IETF-90 Proceedings

Introduction  |  Area, Working Goup & BoF Reports  |  Plenaries  |  Training  |  Internet Research Task Force

Simplified Use of Policy Abstractions (supa) (WG)

Minutes   |   Jabber Logs  |   Mailing List Archives

Additional information is available at tools.ietf.org/wg/supa

Chair(s):

Operations and Management Area Area Director(s):

Assigned Area Director



Recordings:

No Recordings Present

Meeting Slides:

No Slides Present

No Current Internet-Drafts

No Request for Comments

Charter (as of 2015-09-07):

Policies are a set of rules that define how services are designed, delivered, and operated within an operator's networking environment. As such, policies play a critical role in the automated service delivery and operational procedures. Operators want and need to be able to define the policies that apply to their different customers and to the equipment that comprises their physical and virtual networks. Policies usually span a wide range of services that are supported by various technologies: thus, a common way for expressing and describing policies that is uniform and consistent regardless of the nature of the networking environment is likely to facilitate the overall service delivery procedure and operation. Such an approach will minimize the risk of configuration errors that arise from confusion between different systems, will enable easy understanding of policies that apply in different environments, will make the implementation of policy-based systems quicker and cheaper, and will facilitate the rapid development of standards-based data models that include policy elements.

The SUPA (Simplified Use of Policy Abstractions) working group defines a data model, to be used to represent high-level, possibly network-wide policies, which can be input to a network management function (within a controller, an orchestrator, or a network element). We anticipate that processing that input will result in network configuration changes. SUPA however will not deal with the definition of the specific network configuration changes but with how the configuration changes are applied (e.g. who is allowed to set policies, when and how the policies are activated, changed or de-activated)

Practically, SUPA defines base YANG data models to encode policy, which will point to device-, technology-, and service-specific YANG models developed in other working groups.

SUPA focuses on a single management domain, and is designed to work with device, protocol, network, and service data models.

This working group will be a success when the SUPA policy constructs are re-used in future IETF specifications (and ideally specifications from other SDOs), in a manner that will save development time and avoid inconsistencies between data models developed by different working groups. In the meantime, SUPA should not impede work in other working groups while waiting for SUPA to produce its deliverables.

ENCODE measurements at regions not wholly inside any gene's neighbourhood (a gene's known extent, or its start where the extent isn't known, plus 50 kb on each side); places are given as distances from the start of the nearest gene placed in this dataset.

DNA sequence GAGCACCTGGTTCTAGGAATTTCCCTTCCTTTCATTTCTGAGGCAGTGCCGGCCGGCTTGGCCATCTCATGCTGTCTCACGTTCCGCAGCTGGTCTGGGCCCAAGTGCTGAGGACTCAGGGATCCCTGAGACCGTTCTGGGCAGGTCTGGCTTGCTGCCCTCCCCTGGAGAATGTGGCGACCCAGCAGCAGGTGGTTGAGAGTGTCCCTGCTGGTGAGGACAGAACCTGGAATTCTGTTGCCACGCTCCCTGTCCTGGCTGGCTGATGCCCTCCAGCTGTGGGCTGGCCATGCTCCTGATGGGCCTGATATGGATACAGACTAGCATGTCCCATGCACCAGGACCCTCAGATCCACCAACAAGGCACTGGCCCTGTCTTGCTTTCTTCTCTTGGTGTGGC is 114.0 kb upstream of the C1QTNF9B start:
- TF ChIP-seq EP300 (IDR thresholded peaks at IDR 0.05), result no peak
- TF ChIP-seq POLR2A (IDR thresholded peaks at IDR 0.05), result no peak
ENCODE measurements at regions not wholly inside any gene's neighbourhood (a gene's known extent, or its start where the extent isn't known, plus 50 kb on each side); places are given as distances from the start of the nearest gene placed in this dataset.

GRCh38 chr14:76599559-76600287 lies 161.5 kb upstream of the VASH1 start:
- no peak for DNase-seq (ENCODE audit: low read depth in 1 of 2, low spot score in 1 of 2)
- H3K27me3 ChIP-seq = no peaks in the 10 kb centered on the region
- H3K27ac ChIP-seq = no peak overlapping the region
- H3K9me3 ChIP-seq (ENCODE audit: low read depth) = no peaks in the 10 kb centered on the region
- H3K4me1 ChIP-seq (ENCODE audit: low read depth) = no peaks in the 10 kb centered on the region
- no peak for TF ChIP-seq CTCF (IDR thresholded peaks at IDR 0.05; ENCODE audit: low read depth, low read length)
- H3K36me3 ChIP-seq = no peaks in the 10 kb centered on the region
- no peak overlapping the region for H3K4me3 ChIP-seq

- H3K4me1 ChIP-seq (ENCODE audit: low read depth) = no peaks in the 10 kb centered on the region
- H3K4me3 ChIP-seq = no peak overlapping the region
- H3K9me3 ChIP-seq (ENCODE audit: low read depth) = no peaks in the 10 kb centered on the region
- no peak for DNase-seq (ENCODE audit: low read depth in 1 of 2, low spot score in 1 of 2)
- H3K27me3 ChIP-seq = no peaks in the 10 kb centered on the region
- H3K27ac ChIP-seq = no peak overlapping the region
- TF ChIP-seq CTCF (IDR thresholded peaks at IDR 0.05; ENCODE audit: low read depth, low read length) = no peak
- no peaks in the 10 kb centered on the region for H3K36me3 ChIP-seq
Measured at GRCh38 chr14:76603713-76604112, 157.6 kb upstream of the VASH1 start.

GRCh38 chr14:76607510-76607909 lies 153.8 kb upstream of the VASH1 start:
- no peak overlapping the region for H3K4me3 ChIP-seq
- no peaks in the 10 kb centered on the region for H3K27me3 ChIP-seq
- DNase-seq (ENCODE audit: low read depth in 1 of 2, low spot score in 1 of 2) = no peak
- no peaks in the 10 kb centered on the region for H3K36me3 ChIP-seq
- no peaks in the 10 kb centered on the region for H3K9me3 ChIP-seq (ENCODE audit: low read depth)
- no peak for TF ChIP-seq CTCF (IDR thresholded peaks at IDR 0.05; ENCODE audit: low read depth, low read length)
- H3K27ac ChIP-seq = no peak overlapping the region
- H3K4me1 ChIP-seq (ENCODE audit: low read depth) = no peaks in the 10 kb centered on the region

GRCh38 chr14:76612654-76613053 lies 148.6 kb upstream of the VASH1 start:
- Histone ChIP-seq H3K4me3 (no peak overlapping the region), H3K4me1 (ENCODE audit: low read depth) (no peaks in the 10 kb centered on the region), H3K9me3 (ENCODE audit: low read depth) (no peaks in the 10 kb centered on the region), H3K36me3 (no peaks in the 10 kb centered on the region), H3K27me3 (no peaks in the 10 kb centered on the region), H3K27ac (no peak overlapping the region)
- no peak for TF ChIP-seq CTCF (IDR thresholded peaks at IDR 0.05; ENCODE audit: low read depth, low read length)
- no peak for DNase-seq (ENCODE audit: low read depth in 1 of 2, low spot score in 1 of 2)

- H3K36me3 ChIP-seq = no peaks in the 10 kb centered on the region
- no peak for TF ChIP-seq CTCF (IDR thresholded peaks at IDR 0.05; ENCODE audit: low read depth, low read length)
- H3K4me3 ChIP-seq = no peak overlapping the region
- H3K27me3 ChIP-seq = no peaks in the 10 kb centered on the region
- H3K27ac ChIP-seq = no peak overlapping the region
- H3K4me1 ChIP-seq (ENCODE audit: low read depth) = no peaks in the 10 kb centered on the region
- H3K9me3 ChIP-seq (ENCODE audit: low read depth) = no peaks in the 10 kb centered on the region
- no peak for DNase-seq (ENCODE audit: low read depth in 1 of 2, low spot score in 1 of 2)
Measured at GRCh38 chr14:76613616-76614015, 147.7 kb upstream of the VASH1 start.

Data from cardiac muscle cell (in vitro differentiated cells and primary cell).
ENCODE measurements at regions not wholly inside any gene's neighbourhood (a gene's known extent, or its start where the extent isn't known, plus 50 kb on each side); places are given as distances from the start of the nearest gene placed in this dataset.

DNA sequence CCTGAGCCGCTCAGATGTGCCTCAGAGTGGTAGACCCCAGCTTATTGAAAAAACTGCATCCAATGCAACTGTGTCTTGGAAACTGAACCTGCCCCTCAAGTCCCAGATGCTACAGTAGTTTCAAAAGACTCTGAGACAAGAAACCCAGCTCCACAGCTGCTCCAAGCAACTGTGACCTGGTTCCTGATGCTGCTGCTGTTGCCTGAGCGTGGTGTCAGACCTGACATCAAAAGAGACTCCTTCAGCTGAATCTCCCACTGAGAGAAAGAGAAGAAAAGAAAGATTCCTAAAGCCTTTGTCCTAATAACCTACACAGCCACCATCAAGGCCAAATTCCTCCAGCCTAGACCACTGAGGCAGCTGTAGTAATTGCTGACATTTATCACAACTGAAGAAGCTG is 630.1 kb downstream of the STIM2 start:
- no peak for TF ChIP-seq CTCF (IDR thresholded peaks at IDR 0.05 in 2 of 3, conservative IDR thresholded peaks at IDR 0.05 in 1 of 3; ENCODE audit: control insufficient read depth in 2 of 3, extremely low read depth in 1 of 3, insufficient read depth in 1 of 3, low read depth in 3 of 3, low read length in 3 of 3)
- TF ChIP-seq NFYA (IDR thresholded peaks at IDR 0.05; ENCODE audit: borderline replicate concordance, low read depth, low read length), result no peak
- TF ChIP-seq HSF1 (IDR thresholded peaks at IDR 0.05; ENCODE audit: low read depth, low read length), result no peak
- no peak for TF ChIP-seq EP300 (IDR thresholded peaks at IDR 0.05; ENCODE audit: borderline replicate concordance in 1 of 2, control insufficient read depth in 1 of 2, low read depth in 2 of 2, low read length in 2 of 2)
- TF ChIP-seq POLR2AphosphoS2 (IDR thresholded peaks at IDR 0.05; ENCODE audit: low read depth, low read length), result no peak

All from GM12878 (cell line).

The SUPA working group develops models for expressing policy at different levels of abstraction. Specifically, three models are envisioned:
(i) a generic model that defines concepts and vocabulary needed by policy management independent of the form and content of the policy
(ii) a more specific model that refines the generic model to specify how to build policy rules of the event-condition-action paradigm, and
(iii) the working group will investigate the practically of building policy rules that declaratively specify what goals to achieve (this is often called "intent-based" policy) but not how to achieve those goals and may create a model accordingly.

If the working group finds it necessary to work on an information model before the data model, to help provide guidance and derive the data models, it might do so. The working group will decide later whether the information model needs to be published as an RFC.

Out of scope of this working group are:
- The specification of a new policy protocol or a new data modelling language.
- Design of protocol-specific policies and specific design for embedded policies in network elements (which are usually interpreted in isolation, and often at timescales that require optimization for specific purposes).
- Specific handling of policies (although the application document will provide some examples), and therefore the specification of a policy engine that maps a specific policy instance to actual configuration snippets.
- Declarative a.k.a intent-based policy rules. Another extension for defining policy rules according to a declarative, or intent-based, paradigm, may be produced in later phases of SUPA work.

List of work items:
1) A document that explains the scope of the policy-based management framework and how it relates to existing work of the IETF.

2) If the working group considers it necessary, a generic information model composed of policy concepts and vocabulary.

3) A set of YANG data models consisting of a base policy model for representing policy management concepts independent of the type or structure of a policy, plus an extension for defining policy rules according to the event-condition-action paradigm.

4) An applicability document providing a few examples that demonstrate how the YANG policy data models can be used to express policies that are relevant for network operators. The examples may tie into configuration models or network service models developed by other working groups.

The working group will decide how the work items are best mapped into deliverables.

The working group will communicate with other SDOs (MEF, TMF, ETSI) that are working on related issues.

Milestones:
Apr 2016 Submit the policy-based management framework (Informational)
Apr 2016 Submit the generic information model (Informational)
Jun 2016 Submit the set of YANG data models (Standards Track)
Aug 2016 Submit the applicability document (Informational)
Aug 2016 Re-charter or close